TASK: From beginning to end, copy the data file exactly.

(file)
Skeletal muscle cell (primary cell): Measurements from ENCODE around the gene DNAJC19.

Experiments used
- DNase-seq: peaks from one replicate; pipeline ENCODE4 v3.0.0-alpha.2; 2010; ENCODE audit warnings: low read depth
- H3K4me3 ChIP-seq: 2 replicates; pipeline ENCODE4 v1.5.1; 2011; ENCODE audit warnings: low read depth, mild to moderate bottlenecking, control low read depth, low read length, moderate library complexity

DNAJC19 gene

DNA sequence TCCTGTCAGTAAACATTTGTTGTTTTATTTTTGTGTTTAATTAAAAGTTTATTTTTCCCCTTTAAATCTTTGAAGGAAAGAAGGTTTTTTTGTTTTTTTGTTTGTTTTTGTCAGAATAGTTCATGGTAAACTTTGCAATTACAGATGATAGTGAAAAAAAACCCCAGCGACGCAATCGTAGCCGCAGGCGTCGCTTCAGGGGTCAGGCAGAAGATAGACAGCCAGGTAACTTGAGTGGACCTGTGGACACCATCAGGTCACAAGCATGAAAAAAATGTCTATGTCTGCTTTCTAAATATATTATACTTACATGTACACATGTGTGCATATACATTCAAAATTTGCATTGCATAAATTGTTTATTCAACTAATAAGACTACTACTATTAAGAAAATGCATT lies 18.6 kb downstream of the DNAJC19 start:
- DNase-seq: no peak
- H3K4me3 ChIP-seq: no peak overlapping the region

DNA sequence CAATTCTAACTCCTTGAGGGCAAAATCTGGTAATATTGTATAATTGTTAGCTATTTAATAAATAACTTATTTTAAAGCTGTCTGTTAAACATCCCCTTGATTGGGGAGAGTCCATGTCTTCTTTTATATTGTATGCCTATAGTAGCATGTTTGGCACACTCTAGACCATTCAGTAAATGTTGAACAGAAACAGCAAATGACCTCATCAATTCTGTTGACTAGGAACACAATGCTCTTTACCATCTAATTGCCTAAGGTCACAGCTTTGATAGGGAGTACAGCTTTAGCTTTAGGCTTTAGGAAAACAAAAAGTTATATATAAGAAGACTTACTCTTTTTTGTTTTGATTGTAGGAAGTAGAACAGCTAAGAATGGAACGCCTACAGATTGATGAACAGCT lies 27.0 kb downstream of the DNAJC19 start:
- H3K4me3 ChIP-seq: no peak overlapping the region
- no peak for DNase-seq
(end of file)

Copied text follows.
Skeletal muscle cell (primary cell): Measurements from ENCODE around the gene DNAJC19.

Experiments used
- DNase-seq: peaks from one replicate; pipeline ENCODE4 v3.0.0-alpha.2; 2010; ENCODE audit warnings: low read depth
- H3K4me3 ChIP-seq: 2 replicates; pipeline ENCODE4 v1.5.1; 2011; ENCODE audit warnings: low read depth, mild to moderate bottlenecking, control low read depth, low read length, moderate library complexity

DNAJC19 gene

DNA sequence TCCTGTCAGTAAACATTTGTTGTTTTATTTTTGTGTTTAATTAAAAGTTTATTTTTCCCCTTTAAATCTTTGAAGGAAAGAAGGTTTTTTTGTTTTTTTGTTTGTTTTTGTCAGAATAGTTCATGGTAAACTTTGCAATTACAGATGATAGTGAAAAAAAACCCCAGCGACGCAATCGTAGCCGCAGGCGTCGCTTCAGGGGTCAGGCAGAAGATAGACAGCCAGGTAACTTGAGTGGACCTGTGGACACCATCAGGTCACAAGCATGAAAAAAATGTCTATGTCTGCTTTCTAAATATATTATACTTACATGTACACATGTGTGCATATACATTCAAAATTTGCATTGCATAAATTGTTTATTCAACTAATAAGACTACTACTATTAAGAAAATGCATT lies 18.6 kb downstream of the DNAJC19 start:
- DNase-seq: no peak
- H3K4me3 ChIP-seq: no peak overlapping the region

DNA sequence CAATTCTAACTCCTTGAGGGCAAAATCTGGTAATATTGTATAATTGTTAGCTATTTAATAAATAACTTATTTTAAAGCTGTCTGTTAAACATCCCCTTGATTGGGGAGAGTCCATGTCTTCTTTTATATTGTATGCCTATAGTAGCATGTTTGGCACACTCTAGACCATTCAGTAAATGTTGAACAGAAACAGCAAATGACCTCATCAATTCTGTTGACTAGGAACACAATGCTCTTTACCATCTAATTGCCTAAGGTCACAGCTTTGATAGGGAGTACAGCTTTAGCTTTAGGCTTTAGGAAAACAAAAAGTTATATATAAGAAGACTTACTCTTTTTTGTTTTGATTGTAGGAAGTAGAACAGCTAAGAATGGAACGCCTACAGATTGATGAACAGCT lies 27.0 kb downstream of the DNAJC19 start:
- H3K4me3 ChIP-seq: no peak overlapping the region
- no peak for DNase-seq